Retail workers might be able to get paid time off during the coronavirus pandemic, but only, it seems, for COVID-19 cause.
This week, big retailers including Walmart Inc., Macy’s Inc. and Target Corp. made gestures toward addressing their workers’ safety by issuing emergency leave policies that relax requirements against missing work, and offer up to two weeks paid sick leave for workers with a COVID-19 diagnosis or who have been formally quarantined.
Target chief executive office Brian Cornell wrote that the company was “encouraging sick team members to stay home and asking our teams to travel only if it’s business critical.” Macy’s chairman and ceo Jeff Gennette similarly wrote that the company was being “proactive with our colleagues to both protect their health and provide support for those who develop medical issues related to the virus.” Walmart’s leadership wrote that “we want any associate who is not feeling well to stay home.”
Such measures may provide some necessary relief during the crisis, but might fall short of addressing the on-the-ground issues for many workers, who might still lack access to COVID-19 tests where they live, and who might not be able to afford taking unpaid time off if they merely suspect they have flu-like symptoms, some employment experts said.
“First of all, we should applaud companies for [offering], because very few of their workers are covered by paid sick leave unless they’re located in a state where paid sick leave is the law,” said Susan Lambert, a professor at the University of Chicago School of Social Service Administration.
“It is certainly good they’re recognizing this [but] the limitation, from a pragmatic standpoint, and a public health standpoint is, we should be allowing workers to stay home if they think they have it.”
Public health officials have preached social distancing and self-quarantining to slow down the community spread of COVID-19, the respiratory flu outbreak gaining ground in the U.S and causing more serious illness to the elderly and patients with underlying health conditions.
But while white-collar employees are increasingly directed to work from home, retail workers face the dilemma of showing up to work in customer-facing roles.
Testing for COVID-19 has been a fraught issue in recent weeks, amid questions about the actual availability of test kits to diagnose patients, and the capacity to process tests as the illness spreads. Testing has moved slowly in the U.S., as initially only the Centers for Disease Control and Prevention was able to conduct the tests, at a time when the agency and the U.S. Food and Drug Administration hadn’t yet permitted other hospital labs to conduct the testing.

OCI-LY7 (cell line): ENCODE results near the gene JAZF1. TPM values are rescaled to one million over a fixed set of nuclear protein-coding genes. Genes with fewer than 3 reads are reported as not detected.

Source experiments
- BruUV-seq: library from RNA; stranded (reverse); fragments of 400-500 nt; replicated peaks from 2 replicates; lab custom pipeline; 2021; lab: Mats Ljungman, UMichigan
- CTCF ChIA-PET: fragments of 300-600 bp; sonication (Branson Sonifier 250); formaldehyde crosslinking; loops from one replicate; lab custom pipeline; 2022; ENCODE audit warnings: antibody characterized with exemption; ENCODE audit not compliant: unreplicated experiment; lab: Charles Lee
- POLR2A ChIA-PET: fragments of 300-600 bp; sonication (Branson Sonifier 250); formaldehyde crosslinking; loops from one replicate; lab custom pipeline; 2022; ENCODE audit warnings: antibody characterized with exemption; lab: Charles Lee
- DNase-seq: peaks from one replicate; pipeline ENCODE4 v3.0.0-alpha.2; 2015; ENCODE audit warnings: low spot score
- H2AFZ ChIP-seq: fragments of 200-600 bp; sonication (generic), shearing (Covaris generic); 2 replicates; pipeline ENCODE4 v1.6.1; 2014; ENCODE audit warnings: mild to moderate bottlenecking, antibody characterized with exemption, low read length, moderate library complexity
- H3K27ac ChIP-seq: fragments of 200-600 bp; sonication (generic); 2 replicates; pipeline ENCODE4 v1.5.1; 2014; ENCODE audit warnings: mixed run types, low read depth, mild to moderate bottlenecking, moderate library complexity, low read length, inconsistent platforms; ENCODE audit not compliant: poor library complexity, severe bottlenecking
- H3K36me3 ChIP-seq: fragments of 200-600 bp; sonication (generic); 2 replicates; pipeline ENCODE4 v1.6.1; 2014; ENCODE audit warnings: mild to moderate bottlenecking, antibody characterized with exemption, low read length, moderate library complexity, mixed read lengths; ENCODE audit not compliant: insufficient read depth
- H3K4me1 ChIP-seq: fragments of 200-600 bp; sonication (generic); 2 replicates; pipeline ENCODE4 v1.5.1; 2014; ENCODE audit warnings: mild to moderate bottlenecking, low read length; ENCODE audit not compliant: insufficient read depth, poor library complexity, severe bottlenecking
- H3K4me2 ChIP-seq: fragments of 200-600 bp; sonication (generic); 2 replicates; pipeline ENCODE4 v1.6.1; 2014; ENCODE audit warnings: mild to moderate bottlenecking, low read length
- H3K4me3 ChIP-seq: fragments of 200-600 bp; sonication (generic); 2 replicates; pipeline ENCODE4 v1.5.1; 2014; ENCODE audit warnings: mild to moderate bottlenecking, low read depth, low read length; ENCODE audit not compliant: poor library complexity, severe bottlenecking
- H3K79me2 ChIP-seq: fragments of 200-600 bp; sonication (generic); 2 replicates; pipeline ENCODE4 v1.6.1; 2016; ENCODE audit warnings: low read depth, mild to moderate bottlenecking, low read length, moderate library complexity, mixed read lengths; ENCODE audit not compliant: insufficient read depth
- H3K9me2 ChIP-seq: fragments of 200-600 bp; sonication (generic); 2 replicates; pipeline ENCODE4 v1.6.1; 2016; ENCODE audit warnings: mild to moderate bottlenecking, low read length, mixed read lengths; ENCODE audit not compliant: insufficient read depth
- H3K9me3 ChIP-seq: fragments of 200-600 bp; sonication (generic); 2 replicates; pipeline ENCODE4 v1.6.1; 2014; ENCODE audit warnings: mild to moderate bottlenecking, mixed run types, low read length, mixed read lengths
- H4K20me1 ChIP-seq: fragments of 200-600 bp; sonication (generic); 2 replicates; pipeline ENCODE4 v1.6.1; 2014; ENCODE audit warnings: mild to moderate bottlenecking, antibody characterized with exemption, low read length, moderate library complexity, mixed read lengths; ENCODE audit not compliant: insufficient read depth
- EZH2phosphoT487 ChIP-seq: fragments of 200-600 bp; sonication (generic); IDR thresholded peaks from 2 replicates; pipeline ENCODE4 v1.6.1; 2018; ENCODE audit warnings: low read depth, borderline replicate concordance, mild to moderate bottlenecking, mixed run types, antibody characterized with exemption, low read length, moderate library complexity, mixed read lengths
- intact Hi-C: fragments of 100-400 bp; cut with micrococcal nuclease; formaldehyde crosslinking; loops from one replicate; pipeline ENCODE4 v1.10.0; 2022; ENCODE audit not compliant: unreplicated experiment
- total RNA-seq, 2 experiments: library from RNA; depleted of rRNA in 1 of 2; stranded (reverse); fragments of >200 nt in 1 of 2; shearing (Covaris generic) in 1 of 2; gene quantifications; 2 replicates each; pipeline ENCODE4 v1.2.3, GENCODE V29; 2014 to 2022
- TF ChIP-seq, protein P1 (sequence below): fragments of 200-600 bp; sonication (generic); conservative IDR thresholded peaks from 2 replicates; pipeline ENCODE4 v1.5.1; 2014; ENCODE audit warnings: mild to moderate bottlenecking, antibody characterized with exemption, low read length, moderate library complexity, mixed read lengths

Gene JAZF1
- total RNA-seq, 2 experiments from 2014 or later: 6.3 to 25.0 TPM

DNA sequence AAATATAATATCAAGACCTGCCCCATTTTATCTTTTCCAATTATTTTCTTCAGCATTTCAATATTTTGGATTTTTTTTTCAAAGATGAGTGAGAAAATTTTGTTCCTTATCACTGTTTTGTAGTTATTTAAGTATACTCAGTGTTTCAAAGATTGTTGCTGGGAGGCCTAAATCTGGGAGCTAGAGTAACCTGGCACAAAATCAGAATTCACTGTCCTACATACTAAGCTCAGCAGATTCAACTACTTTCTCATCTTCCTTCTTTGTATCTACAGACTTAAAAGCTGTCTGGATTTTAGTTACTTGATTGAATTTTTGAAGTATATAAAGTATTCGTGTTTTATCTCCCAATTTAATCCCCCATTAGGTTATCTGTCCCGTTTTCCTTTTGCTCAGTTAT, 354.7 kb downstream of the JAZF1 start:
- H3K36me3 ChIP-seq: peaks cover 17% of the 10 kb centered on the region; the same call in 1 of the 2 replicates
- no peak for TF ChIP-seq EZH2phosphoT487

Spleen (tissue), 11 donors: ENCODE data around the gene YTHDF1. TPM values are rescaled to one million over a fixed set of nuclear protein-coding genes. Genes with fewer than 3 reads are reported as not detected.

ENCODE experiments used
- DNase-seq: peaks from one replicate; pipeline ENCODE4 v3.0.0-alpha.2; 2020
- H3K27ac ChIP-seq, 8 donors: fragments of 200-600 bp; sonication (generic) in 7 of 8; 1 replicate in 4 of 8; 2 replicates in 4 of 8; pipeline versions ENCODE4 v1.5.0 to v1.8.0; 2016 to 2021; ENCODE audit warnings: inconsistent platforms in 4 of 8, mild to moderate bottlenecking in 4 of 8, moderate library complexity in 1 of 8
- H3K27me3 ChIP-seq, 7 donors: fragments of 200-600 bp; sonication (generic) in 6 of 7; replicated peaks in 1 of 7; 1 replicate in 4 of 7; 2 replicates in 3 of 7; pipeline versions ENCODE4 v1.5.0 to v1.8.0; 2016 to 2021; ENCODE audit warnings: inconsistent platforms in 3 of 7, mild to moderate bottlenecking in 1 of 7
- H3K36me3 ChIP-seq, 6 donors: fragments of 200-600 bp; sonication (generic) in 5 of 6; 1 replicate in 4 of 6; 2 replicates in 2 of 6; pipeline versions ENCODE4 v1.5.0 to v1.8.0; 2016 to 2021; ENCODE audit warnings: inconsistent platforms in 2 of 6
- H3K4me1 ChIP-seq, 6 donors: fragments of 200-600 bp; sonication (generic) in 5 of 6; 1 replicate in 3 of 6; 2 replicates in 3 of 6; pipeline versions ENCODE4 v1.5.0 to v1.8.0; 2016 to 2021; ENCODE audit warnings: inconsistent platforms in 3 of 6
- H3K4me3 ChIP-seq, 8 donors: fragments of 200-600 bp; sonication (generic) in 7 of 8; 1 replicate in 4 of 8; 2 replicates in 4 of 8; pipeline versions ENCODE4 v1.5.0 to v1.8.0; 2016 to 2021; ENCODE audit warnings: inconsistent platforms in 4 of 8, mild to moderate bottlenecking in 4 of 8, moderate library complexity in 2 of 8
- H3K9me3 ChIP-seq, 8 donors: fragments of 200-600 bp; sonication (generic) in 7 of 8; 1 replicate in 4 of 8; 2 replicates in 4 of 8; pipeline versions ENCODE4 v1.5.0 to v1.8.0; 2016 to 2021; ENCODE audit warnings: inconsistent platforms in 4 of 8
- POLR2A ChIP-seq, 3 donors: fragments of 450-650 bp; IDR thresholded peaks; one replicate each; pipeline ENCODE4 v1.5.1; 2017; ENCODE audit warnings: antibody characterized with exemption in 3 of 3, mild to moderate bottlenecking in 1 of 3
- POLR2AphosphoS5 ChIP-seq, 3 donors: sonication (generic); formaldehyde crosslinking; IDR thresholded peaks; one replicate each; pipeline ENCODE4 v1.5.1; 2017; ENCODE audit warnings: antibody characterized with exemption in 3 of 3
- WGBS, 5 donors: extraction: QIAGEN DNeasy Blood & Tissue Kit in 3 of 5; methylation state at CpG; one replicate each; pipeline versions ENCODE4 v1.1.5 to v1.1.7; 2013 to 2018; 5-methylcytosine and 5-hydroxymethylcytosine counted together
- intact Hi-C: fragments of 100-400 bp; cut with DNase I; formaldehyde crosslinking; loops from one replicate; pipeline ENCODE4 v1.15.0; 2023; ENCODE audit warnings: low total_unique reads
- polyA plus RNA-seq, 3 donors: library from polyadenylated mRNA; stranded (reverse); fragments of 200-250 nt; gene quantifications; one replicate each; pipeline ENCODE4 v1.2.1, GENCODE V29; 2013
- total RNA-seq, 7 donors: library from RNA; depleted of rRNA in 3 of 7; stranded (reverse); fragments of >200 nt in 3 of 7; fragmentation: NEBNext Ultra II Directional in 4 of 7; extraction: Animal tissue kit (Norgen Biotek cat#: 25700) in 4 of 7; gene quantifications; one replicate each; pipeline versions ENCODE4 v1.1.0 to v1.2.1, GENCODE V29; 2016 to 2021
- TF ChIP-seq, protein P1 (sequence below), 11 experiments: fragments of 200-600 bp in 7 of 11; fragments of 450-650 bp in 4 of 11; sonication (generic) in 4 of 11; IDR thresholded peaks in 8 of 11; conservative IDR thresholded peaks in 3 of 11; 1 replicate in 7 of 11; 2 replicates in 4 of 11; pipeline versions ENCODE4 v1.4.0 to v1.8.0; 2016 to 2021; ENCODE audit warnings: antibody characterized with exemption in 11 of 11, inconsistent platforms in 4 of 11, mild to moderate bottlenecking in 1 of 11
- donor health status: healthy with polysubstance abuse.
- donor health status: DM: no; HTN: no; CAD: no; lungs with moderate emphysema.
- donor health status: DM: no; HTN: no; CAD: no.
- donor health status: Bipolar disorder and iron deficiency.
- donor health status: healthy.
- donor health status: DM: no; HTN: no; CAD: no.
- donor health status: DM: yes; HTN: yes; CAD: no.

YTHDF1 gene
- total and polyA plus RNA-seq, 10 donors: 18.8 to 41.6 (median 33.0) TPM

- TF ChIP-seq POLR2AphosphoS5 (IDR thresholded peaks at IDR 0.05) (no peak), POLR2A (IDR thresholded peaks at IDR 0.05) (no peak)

Since then, public officials have highlighted the quandary of increasing demand for COVID-19 testing, saying it could overwhelm health-care providers.
In New York, for instance, city council member Mark Levine, who chairs the council’s committee on health, urged restraint on seeking testing, saying health-care providers have to prioritize more serious cases.
“If every person who feels ill or thinks they were exposed to someone with COVID-19 tries to get a test, it will push the health-care system to the breaking point,” he wrote in a Twitter thread Thursday.
“At this point, testing — and the staff, facilities and resources around it — needs to be reserved for the ACUTELY SICK.”
Globally, there are at least 137,445 confirmed COVID-19 cases, and more than 5,000 deaths, though the actual number of unconfirmed COVID-19 cases remains an unknown, making it difficult to assess the actual fatality rate.
The retailers’ emergency policies announced this week do provide options for workers to stay home if they suspect they are ill. Walmart, for instance, has said that it will waive its attendance policy until April and allow workers to use their existing paid time off to miss work if they feel unwell. Target similarly said it waived its absenteeism policy, and that it would offer its current benefits including paid family leave and backup day care for eligible team members and virtual medical visits.
But those measures don’t go far enough to address the unprecedented climate of uncertainty for retail workers, who, if they are unable to be tested for COVID-19, may end up opting to go to work rather than miss out on a needed paycheck, employment experts said.
“So many people don’t have access to tests right now, so it’s a very limited relief for the vast majority of workers,” said Veena Dubal, associate professor of law at the University of California, Hastings.
“And retailers already operate through lean business models, where these workers are probably not going to get the hours they normally get, because consumer shopping has decreased so dramatically.”